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To What Extent Do Men Benefit From Patriarchy?

Feminism is – and always has been – at war. Feminism is warring against social

injustice, gendered discrimination and, surprisingly, itself. One such skirmish

within feminism and related fields is in the conceptualization of patriarchy, its

essences and forms. Patriarchy undoubtedly bestows ‘men’ with privilege, but in

order to truly nuance our view of the power inhering within its betrothal, we

must critically understand the different ways in which ‘men’ and ‘masculinity’

are affected by patriarchy. This essay will: employ an intersectional approach in

order to account for what kind of men benefit from patriarchal power structures;

how they benefit and examine instances in which certain identities of ‘men’ are

oppressed by the same structure that privileges them. Thus, it will be concluded

that ‘men’ and ‘masculinity’ are loaded and deceiving terms, which belie the truly

damaging effects of patriarchy on all genders and sexes.

Patriarchy, as a social structure; benefits men in that it subjects women.

This is to say that the positive glorification of one end of the binary cannot occur

without an ‘other’ through which the ‘self’ projects fears and negative

connotations onto. Men are therefore privileged in both their public and private

lives above women. This diffusion from the public to the private can be explained

through a Foucauldian understanding of power, which does no come from a

central authorative source, but comes from every direction, in which they form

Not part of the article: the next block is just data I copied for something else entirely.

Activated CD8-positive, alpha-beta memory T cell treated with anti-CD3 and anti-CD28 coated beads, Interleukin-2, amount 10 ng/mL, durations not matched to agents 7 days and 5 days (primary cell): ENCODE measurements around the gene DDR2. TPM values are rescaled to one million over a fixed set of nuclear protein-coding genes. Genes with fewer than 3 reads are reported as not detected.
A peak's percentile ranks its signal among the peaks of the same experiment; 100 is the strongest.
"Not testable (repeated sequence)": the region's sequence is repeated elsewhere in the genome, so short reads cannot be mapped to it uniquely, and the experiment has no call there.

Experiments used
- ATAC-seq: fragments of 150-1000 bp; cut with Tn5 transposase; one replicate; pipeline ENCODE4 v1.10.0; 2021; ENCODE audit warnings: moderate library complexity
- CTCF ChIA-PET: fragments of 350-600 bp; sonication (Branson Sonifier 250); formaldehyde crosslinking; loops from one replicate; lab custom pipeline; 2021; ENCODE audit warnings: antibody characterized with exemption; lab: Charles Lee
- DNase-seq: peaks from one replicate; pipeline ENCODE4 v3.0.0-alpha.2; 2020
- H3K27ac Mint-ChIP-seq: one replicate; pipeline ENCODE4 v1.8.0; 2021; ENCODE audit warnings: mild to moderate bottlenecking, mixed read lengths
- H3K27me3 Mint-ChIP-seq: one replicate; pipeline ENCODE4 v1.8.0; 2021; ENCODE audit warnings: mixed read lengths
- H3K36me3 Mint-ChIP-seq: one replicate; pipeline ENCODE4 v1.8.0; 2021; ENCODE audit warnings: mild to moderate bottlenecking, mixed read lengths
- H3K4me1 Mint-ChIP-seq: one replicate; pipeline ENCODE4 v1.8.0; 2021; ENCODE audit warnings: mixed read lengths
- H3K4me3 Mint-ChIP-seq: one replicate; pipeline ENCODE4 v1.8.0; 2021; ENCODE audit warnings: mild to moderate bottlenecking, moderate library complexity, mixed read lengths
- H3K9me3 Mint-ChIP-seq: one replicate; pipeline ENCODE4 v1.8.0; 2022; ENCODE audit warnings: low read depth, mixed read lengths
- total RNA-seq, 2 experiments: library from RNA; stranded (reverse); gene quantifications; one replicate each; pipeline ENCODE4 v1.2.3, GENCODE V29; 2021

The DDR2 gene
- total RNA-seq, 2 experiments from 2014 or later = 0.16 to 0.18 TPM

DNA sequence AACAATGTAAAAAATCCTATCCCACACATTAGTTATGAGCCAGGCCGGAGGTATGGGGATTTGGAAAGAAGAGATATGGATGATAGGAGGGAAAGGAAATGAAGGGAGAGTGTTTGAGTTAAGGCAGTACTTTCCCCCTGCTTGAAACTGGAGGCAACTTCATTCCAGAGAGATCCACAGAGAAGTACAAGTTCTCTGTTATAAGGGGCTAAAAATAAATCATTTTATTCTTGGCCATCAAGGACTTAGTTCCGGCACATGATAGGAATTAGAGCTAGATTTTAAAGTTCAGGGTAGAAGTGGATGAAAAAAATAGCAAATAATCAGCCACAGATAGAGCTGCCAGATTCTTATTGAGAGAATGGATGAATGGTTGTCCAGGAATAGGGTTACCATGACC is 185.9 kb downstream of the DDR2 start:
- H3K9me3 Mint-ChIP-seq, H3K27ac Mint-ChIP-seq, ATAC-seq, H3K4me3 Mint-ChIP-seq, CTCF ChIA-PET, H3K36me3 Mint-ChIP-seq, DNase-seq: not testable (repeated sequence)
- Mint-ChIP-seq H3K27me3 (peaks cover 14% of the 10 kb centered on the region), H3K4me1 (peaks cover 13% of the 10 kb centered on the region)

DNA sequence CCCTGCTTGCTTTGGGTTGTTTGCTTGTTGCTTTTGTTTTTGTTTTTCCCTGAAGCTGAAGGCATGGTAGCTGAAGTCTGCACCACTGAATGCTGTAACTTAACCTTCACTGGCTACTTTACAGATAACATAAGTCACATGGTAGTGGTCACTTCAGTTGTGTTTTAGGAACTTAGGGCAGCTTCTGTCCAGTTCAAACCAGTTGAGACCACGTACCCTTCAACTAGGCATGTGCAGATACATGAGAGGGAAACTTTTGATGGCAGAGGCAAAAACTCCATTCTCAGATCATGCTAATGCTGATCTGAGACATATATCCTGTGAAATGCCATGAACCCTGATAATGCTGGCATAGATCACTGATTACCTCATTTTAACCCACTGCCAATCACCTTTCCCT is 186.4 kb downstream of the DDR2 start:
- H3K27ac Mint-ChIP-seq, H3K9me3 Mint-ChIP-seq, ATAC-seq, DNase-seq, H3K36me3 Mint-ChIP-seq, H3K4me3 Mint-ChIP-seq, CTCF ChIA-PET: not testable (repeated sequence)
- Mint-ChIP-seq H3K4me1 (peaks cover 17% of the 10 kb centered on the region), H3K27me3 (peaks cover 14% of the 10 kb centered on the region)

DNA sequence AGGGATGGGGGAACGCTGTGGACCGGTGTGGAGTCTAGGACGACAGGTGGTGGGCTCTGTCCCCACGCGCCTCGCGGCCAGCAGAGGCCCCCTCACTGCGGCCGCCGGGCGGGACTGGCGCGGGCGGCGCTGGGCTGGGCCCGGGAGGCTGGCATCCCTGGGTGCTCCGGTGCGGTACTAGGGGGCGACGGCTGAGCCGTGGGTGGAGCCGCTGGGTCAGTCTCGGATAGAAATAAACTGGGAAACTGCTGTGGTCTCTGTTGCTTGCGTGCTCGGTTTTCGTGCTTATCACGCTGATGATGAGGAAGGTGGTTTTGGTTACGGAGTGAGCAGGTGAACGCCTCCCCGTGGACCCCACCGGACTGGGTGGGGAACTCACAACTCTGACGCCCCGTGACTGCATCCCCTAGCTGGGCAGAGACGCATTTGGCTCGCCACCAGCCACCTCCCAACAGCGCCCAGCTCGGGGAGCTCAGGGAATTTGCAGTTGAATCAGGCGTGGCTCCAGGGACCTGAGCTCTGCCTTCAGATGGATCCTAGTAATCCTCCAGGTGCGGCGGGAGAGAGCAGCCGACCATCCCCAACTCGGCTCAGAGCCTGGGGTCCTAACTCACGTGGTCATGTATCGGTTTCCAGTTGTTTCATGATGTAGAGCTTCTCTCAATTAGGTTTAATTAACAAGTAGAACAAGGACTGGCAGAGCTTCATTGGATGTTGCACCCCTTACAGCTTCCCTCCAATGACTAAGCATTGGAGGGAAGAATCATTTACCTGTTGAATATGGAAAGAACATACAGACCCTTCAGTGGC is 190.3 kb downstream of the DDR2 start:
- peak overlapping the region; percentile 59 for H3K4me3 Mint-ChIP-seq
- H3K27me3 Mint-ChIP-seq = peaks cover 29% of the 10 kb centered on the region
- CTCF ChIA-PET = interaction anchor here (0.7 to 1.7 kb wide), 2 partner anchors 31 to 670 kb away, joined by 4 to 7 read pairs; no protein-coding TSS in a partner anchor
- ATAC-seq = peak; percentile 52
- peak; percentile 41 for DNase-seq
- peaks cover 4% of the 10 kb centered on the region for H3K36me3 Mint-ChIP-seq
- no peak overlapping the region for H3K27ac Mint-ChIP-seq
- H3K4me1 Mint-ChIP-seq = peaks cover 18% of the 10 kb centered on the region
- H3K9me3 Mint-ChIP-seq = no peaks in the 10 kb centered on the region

‘Venn Diagrams’ of power relations (Foucault, 1980, p. 104).

More specifically, men are more likely to succeed in politics and receive

higher positions (and salaries) in businesses due to the assumption that these

realms are ‘masculine’ and men are therefore more attuned to their Modus
Operandi. Privately, this public ownership of power by men trickles down and

means that men – psychosocially –take on the role of leader in relationships and

families. This is beneficial, as men therefore have a higher sense of personal

worth and have a greater chance of financial wealth. In general, most

monotheisms also only allow –or prefer – men to attain positions in the clergy,

meaning that men also become the spiritual arbiters of morality, creating

systems suited to their needs that both create and perpetuate new sites of

patriarchy that conflate and bolster existing political, social and economic

systems. Men can also feel the benefit of the patriarchy in more insidious areas;

recent NHS advertising has directly targeted women, informing them of what

they can do to prevent rape, the suggestion being that inebriation can be partly

to blame for one being raped. This means that men are not directly criticised

(Sherriff, 2014, p. 1).

Men do not face the same stigma women do for certain characteristics,

such as promiscuity and ironically, homosexuality. Although patriarchy does not

protect male homosexuals, the gay rights movement has been predominately

focused on men. This can be explained as homonormativity, the transmutation of